President Bozkir advocated for the role of independent press to maintain a healthy democracy by investigating and holding elected officials accountable. “However,” Mr Bozkir warned, “the media can be manipulated and used to undermine our democracies.” The Secretary-General of International IDEA, Kevin Casas-Zamora, joined the PGA in defending the importance of independent press to safeguard democracy: “it’s time to act against the spread of disinformation,” which is an existential threat for democracy.
International IDEA’s Secretary-General also highlighted Sweden as an example of democracy and stressed the need for collective responsibility and a multilateral approach in order to protect our democracy, “which was facing severe headwinds even before the Covid-19 pandemic.” Mr Casas-Zamora pointed out how “those challenges have been accentuated by the pandemic,” which is why it is so crucial to monitor the state of democracy around the world today and be unapologetic about defending democracy: “we need to use our voice to protect democracy.”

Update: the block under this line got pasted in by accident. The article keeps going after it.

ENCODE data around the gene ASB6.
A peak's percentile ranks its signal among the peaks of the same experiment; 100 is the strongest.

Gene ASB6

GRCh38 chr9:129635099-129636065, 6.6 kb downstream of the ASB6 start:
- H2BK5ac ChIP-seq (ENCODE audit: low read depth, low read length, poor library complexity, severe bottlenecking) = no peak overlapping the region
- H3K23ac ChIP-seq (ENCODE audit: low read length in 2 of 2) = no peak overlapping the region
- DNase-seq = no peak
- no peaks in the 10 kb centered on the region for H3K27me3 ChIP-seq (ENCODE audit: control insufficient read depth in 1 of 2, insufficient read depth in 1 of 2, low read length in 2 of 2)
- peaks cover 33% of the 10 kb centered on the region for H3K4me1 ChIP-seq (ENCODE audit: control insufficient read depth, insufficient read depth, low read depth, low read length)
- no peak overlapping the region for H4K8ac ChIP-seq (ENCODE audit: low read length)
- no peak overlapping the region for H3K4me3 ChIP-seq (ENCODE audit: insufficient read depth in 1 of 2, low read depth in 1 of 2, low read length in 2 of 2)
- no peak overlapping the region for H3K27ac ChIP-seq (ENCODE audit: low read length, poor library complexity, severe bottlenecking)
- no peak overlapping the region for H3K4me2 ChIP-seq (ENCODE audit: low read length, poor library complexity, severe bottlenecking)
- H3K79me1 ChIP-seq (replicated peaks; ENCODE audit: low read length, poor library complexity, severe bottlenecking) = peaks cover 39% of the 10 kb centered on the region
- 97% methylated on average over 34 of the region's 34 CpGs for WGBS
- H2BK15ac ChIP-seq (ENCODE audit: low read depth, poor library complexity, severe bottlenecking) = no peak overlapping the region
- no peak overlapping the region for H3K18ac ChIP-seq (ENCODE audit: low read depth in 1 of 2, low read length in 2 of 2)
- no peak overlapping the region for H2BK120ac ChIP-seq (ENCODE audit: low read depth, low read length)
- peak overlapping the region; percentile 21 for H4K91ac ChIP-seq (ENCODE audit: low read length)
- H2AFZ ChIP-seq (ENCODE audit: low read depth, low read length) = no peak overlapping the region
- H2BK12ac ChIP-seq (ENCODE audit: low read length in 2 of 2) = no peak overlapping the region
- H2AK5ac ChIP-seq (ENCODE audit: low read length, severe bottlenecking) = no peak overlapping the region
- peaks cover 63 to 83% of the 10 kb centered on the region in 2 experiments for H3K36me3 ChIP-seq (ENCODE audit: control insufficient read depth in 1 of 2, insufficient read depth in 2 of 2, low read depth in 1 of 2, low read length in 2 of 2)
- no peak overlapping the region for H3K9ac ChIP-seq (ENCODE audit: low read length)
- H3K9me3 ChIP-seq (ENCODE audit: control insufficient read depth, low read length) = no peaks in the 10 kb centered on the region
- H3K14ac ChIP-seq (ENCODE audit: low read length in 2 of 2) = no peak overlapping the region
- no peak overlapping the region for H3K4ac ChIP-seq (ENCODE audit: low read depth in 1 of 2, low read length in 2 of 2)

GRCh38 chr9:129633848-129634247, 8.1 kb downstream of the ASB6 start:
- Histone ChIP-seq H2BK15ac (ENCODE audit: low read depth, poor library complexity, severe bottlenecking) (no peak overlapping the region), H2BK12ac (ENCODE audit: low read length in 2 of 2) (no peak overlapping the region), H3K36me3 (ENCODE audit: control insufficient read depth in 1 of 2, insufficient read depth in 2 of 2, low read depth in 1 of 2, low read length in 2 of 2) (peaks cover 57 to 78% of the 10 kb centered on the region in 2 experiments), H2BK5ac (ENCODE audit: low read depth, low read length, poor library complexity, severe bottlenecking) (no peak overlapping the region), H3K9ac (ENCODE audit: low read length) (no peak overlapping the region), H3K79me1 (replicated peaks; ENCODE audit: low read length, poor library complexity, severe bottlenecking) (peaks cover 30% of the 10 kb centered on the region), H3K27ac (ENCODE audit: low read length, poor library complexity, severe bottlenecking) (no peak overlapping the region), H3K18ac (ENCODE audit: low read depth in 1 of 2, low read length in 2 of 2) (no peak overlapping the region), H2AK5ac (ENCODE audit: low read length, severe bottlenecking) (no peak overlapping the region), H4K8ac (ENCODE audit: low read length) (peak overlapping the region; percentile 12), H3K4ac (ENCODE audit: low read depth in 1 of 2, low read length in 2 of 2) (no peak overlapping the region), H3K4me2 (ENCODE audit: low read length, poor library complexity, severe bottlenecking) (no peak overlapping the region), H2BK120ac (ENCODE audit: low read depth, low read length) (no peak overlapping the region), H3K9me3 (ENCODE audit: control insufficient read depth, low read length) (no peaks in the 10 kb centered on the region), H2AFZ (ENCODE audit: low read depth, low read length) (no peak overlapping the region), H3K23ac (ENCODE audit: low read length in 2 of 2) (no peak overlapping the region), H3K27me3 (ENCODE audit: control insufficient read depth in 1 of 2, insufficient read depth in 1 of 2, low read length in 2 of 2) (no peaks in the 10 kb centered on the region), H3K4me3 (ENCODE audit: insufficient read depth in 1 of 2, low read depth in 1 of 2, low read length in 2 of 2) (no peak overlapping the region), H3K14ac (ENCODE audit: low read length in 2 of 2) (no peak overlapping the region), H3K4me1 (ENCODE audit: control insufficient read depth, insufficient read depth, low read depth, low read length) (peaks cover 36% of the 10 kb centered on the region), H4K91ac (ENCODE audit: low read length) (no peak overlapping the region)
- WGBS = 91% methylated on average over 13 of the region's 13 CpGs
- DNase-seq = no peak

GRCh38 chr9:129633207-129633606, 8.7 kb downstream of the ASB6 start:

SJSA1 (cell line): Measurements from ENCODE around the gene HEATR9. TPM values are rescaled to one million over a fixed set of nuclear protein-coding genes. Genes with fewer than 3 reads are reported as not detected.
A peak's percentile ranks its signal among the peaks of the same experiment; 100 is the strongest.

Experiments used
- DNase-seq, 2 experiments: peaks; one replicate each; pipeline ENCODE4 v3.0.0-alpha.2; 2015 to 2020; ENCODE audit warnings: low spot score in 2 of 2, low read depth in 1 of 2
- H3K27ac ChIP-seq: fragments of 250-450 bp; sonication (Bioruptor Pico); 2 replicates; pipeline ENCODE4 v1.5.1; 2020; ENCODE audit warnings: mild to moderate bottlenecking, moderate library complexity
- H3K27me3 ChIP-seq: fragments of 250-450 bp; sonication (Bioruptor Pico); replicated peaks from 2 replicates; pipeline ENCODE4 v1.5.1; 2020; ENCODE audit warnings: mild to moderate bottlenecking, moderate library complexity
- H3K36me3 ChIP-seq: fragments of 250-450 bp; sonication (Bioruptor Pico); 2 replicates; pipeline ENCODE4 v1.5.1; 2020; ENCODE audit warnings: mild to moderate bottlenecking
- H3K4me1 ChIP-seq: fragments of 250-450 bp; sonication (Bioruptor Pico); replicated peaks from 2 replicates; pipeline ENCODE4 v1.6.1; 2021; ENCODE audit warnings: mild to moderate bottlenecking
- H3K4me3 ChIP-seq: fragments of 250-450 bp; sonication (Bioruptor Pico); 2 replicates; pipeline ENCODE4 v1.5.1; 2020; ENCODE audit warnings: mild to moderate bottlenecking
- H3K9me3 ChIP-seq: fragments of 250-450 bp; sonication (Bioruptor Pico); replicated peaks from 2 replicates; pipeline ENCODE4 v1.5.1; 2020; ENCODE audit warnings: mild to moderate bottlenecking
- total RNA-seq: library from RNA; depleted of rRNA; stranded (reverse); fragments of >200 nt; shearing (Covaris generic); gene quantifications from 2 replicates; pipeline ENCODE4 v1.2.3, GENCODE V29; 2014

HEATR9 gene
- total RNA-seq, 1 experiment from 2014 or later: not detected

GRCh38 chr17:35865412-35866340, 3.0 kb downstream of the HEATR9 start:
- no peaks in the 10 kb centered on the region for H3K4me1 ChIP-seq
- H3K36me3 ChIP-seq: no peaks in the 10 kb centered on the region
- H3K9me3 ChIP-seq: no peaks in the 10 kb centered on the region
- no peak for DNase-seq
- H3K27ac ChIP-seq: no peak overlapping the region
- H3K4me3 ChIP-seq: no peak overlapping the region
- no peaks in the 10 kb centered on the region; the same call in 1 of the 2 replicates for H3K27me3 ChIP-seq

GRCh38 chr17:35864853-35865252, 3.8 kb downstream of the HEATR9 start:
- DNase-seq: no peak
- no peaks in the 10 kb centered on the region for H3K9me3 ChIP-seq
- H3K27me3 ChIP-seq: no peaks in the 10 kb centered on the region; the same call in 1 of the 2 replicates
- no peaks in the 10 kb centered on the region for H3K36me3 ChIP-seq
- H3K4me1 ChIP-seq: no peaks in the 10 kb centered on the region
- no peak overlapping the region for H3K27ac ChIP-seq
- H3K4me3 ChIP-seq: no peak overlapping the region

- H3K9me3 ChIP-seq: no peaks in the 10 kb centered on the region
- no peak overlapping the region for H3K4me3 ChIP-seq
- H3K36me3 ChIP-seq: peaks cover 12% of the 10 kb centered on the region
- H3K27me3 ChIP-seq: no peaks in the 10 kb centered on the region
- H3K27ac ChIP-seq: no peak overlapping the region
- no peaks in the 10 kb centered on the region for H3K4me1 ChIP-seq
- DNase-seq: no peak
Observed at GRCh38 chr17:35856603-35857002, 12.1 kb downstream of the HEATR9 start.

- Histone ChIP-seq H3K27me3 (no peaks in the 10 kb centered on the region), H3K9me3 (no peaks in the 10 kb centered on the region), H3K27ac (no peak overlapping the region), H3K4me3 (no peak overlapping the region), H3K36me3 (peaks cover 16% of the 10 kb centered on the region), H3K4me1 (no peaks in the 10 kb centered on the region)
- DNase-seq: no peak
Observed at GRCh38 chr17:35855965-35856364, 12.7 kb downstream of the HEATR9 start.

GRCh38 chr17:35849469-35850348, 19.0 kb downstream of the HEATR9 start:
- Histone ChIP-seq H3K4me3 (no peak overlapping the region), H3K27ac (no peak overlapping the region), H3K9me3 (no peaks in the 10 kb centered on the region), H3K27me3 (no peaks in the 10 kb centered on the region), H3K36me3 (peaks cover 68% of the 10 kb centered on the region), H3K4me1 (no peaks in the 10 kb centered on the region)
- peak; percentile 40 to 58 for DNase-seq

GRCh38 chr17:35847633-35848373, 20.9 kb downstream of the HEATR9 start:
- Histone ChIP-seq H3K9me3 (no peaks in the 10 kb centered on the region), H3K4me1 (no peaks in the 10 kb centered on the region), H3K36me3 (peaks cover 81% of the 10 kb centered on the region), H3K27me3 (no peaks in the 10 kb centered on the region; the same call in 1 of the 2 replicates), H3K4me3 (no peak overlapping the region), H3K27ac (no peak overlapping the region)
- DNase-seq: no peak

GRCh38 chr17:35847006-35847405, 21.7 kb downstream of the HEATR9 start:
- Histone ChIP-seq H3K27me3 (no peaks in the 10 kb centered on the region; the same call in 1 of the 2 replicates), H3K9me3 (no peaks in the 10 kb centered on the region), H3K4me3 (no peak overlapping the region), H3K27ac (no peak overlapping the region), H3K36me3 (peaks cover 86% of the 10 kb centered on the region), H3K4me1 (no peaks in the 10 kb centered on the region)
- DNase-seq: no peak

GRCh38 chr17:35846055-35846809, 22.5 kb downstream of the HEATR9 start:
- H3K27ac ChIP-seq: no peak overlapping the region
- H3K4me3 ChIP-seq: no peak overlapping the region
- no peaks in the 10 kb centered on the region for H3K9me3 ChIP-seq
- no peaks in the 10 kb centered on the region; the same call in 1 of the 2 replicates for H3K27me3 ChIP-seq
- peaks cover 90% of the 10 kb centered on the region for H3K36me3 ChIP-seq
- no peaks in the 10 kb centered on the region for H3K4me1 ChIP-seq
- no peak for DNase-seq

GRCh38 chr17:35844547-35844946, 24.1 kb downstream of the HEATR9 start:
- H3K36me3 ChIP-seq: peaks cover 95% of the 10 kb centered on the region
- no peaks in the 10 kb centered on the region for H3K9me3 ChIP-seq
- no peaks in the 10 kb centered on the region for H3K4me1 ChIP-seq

Democracy and its crucial role in the promotion and protection of human rights, development and security, was at the center of H.E. Ann Linde’s remarks—Minister of Foreign Affairs of Sweden and Chair of International IDEA’s Council of Member States for 2020—who advocated against any limitation to the enjoyment of human rights: “Covid-19 cannot be an excuse to undermine democratic institutions,” and brought up Sweden as an example of democracy.